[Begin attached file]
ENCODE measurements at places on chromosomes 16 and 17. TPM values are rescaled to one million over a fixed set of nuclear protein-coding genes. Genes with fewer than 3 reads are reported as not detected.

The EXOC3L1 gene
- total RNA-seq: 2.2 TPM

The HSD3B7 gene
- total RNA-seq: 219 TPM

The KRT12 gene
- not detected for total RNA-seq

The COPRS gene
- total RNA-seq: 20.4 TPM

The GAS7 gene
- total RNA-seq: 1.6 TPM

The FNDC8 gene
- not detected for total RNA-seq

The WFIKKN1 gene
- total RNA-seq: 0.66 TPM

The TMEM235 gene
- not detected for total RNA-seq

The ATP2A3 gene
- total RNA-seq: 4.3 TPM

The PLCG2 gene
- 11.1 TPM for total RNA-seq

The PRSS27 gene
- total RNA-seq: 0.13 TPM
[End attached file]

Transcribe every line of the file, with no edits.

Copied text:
ENCODE measurements at places on chromosomes 16 and 17. TPM values are rescaled to one million over a fixed set of nuclear protein-coding genes. Genes with fewer than 3 reads are reported as not detected.

The EXOC3L1 gene
- total RNA-seq: 2.2 TPM

The HSD3B7 gene
- total RNA-seq: 219 TPM

The KRT12 gene
- not detected for total RNA-seq

The COPRS gene
- total RNA-seq: 20.4 TPM

The GAS7 gene
- total RNA-seq: 1.6 TPM

The FNDC8 gene
- not detected for total RNA-seq

The WFIKKN1 gene
- total RNA-seq: 0.66 TPM

The TMEM235 gene
- not detected for total RNA-seq

The ATP2A3 gene
- total RNA-seq: 4.3 TPM

The PLCG2 gene
- 11.1 TPM for total RNA-seq

The PRSS27 gene
- total RNA-seq: 0.13 TPM